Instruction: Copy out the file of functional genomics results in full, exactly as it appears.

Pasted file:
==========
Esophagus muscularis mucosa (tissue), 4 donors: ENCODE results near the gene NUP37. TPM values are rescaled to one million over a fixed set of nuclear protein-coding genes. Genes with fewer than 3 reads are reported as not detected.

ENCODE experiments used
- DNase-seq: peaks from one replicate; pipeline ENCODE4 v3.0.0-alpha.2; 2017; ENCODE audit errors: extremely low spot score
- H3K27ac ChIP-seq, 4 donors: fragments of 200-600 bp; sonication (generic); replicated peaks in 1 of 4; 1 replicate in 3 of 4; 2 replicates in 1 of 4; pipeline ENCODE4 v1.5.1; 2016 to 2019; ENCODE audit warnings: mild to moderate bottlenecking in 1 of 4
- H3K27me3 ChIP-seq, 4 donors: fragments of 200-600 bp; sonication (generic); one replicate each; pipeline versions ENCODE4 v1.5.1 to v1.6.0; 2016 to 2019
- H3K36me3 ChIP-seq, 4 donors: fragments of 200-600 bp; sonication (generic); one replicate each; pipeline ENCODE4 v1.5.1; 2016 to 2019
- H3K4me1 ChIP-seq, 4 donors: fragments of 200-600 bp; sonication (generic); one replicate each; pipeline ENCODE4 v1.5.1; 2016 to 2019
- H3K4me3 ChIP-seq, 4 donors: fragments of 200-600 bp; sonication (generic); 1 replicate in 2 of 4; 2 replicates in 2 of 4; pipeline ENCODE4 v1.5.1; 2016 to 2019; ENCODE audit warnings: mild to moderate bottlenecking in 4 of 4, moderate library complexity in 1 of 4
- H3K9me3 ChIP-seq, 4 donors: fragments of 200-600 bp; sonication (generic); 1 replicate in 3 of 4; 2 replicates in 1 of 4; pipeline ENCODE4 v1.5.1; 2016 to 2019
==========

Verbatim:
Esophagus muscularis mucosa (tissue), 4 donors: ENCODE results near the gene NUP37. TPM values are rescaled to one million over a fixed set of nuclear protein-coding genes. Genes with fewer than 3 reads are reported as not detected.

ENCODE experiments used
- DNase-seq: peaks from one replicate; pipeline ENCODE4 v3.0.0-alpha.2; 2017; ENCODE audit errors: extremely low spot score
- H3K27ac ChIP-seq, 4 donors: fragments of 200-600 bp; sonication (generic); replicated peaks in 1 of 4; 1 replicate in 3 of 4; 2 replicates in 1 of 4; pipeline ENCODE4 v1.5.1; 2016 to 2019; ENCODE audit warnings: mild to moderate bottlenecking in 1 of 4
- H3K27me3 ChIP-seq, 4 donors: fragments of 200-600 bp; sonication (generic); one replicate each; pipeline versions ENCODE4 v1.5.1 to v1.6.0; 2016 to 2019
- H3K36me3 ChIP-seq, 4 donors: fragments of 200-600 bp; sonication (generic); one replicate each; pipeline ENCODE4 v1.5.1; 2016 to 2019
- H3K4me1 ChIP-seq, 4 donors: fragments of 200-600 bp; sonication (generic); one replicate each; pipeline ENCODE4 v1.5.1; 2016 to 2019
- H3K4me3 ChIP-seq, 4 donors: fragments of 200-600 bp; sonication (generic); 1 replicate in 2 of 4; 2 replicates in 2 of 4; pipeline ENCODE4 v1.5.1; 2016 to 2019; ENCODE audit warnings: mild to moderate bottlenecking in 4 of 4, moderate library complexity in 1 of 4
- H3K9me3 ChIP-seq, 4 donors: fragments of 200-600 bp; sonication (generic); 1 replicate in 3 of 4; 2 replicates in 1 of 4; pipeline ENCODE4 v1.5.1; 2016 to 2019